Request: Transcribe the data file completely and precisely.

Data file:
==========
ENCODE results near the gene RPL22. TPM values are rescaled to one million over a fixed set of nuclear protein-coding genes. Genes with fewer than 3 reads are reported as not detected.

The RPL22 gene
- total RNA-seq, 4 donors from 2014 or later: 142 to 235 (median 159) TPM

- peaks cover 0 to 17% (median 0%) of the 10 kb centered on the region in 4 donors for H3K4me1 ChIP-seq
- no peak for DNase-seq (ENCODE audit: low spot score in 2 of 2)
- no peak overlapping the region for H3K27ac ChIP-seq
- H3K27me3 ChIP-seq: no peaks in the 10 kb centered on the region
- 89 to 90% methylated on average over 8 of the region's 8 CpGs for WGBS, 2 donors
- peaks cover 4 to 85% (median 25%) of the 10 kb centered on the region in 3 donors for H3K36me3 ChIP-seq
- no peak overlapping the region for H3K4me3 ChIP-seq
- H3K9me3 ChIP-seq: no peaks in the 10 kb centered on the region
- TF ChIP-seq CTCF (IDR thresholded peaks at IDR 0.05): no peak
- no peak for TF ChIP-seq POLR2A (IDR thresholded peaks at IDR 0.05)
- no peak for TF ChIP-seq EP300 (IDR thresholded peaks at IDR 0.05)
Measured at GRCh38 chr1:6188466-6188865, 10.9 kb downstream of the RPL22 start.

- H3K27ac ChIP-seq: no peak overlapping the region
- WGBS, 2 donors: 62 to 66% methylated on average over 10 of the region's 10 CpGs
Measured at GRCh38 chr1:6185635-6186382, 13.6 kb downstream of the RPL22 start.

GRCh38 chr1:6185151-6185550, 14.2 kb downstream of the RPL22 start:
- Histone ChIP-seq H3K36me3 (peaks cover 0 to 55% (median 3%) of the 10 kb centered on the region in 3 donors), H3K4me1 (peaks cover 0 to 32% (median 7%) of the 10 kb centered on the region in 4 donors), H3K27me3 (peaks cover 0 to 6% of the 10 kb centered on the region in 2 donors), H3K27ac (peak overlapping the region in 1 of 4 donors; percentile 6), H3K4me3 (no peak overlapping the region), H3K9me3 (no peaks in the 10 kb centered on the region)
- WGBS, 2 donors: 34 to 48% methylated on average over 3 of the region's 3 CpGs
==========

ENCODE results near the gene RPL22. TPM values are rescaled to one million over a fixed set of nuclear protein-coding genes. Genes with fewer than 3 reads are reported as not detected.

The RPL22 gene
- total RNA-seq, 4 donors from 2014 or later: 142 to 235 (median 159) TPM

- peaks cover 0 to 17% (median 0%) of the 10 kb centered on the region in 4 donors for H3K4me1 ChIP-seq
- no peak for DNase-seq (ENCODE audit: low spot score in 2 of 2)
- no peak overlapping the region for H3K27ac ChIP-seq
- H3K27me3 ChIP-seq: no peaks in the 10 kb centered on the region
- 89 to 90% methylated on average over 8 of the region's 8 CpGs for WGBS, 2 donors
- peaks cover 4 to 85% (median 25%) of the 10 kb centered on the region in 3 donors for H3K36me3 ChIP-seq
- no peak overlapping the region for H3K4me3 ChIP-seq
- H3K9me3 ChIP-seq: no peaks in the 10 kb centered on the region
- TF ChIP-seq CTCF (IDR thresholded peaks at IDR 0.05): no peak
- no peak for TF ChIP-seq POLR2A (IDR thresholded peaks at IDR 0.05)
- no peak for TF ChIP-seq EP300 (IDR thresholded peaks at IDR 0.05)
Measured at GRCh38 chr1:6188466-6188865, 10.9 kb downstream of the RPL22 start.

- H3K27ac ChIP-seq: no peak overlapping the region
- WGBS, 2 donors: 62 to 66% methylated on average over 10 of the region's 10 CpGs
Measured at GRCh38 chr1:6185635-6186382, 13.6 kb downstream of the RPL22 start.

GRCh38 chr1:6185151-6185550, 14.2 kb downstream of the RPL22 start:
- Histone ChIP-seq H3K36me3 (peaks cover 0 to 55% (median 3%) of the 10 kb centered on the region in 3 donors), H3K4me1 (peaks cover 0 to 32% (median 7%) of the 10 kb centered on the region in 4 donors), H3K27me3 (peaks cover 0 to 6% of the 10 kb centered on the region in 2 donors), H3K27ac (peak overlapping the region in 1 of 4 donors; percentile 6), H3K4me3 (no peak overlapping the region), H3K9me3 (no peaks in the 10 kb centered on the region)
- WGBS, 2 donors: 34 to 48% methylated on average over 3 of the region's 3 CpGs